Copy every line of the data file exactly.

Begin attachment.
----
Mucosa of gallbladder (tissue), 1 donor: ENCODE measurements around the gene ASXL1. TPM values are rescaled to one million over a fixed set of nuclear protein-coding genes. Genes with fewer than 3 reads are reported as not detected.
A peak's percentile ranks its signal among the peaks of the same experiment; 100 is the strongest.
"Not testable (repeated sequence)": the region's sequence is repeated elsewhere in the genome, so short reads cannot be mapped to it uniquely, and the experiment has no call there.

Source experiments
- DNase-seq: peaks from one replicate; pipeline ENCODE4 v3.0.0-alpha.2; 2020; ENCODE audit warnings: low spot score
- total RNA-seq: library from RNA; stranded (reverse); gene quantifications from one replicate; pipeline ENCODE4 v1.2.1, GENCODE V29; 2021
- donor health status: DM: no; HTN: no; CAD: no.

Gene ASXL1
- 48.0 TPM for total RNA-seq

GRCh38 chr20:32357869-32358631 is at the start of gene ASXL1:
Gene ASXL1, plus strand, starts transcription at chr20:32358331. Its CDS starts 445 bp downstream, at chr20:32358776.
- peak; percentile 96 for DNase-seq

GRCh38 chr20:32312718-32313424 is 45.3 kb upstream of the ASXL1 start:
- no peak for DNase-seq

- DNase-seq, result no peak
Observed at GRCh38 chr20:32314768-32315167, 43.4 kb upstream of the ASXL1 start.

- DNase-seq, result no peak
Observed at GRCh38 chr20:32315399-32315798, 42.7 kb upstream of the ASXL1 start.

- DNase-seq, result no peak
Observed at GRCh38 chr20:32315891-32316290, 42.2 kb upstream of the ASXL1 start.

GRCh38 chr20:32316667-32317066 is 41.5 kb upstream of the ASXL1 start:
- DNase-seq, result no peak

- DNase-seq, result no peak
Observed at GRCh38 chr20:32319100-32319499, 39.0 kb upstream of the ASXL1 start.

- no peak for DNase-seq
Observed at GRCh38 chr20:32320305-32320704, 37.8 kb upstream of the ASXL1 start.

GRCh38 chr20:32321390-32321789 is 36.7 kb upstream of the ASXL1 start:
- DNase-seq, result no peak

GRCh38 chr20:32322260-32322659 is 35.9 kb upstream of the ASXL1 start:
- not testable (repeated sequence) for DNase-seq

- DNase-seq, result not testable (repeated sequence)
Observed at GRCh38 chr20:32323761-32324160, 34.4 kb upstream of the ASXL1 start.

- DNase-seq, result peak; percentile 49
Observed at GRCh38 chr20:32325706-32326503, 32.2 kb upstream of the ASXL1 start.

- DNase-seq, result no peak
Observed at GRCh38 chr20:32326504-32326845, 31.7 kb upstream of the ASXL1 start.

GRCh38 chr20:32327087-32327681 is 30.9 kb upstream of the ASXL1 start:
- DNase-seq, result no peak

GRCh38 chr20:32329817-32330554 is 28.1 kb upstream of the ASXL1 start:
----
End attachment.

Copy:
Mucosa of gallbladder (tissue), 1 donor: ENCODE measurements around the gene ASXL1. TPM values are rescaled to one million over a fixed set of nuclear protein-coding genes. Genes with fewer than 3 reads are reported as not detected.
A peak's percentile ranks its signal among the peaks of the same experiment; 100 is the strongest.
"Not testable (repeated sequence)": the region's sequence is repeated elsewhere in the genome, so short reads cannot be mapped to it uniquely, and the experiment has no call there.

Source experiments
- DNase-seq: peaks from one replicate; pipeline ENCODE4 v3.0.0-alpha.2; 2020; ENCODE audit warnings: low spot score
- total RNA-seq: library from RNA; stranded (reverse); gene quantifications from one replicate; pipeline ENCODE4 v1.2.1, GENCODE V29; 2021
- donor health status: DM: no; HTN: no; CAD: no.

Gene ASXL1
- 48.0 TPM for total RNA-seq

GRCh38 chr20:32357869-32358631 is at the start of gene ASXL1:
Gene ASXL1, plus strand, starts transcription at chr20:32358331. Its CDS starts 445 bp downstream, at chr20:32358776.
- peak; percentile 96 for DNase-seq

GRCh38 chr20:32312718-32313424 is 45.3 kb upstream of the ASXL1 start:
- no peak for DNase-seq

- DNase-seq, result no peak
Observed at GRCh38 chr20:32314768-32315167, 43.4 kb upstream of the ASXL1 start.

- DNase-seq, result no peak
Observed at GRCh38 chr20:32315399-32315798, 42.7 kb upstream of the ASXL1 start.

- DNase-seq, result no peak
Observed at GRCh38 chr20:32315891-32316290, 42.2 kb upstream of the ASXL1 start.

GRCh38 chr20:32316667-32317066 is 41.5 kb upstream of the ASXL1 start:
- DNase-seq, result no peak

- DNase-seq, result no peak
Observed at GRCh38 chr20:32319100-32319499, 39.0 kb upstream of the ASXL1 start.

- no peak for DNase-seq
Observed at GRCh38 chr20:32320305-32320704, 37.8 kb upstream of the ASXL1 start.

GRCh38 chr20:32321390-32321789 is 36.7 kb upstream of the ASXL1 start:
- DNase-seq, result no peak

GRCh38 chr20:32322260-32322659 is 35.9 kb upstream of the ASXL1 start:
- not testable (repeated sequence) for DNase-seq

- DNase-seq, result not testable (repeated sequence)
Observed at GRCh38 chr20:32323761-32324160, 34.4 kb upstream of the ASXL1 start.

- DNase-seq, result peak; percentile 49
Observed at GRCh38 chr20:32325706-32326503, 32.2 kb upstream of the ASXL1 start.

- DNase-seq, result no peak
Observed at GRCh38 chr20:32326504-32326845, 31.7 kb upstream of the ASXL1 start.

GRCh38 chr20:32327087-32327681 is 30.9 kb upstream of the ASXL1 start:
- DNase-seq, result no peak

GRCh38 chr20:32329817-32330554 is 28.1 kb upstream of the ASXL1 start: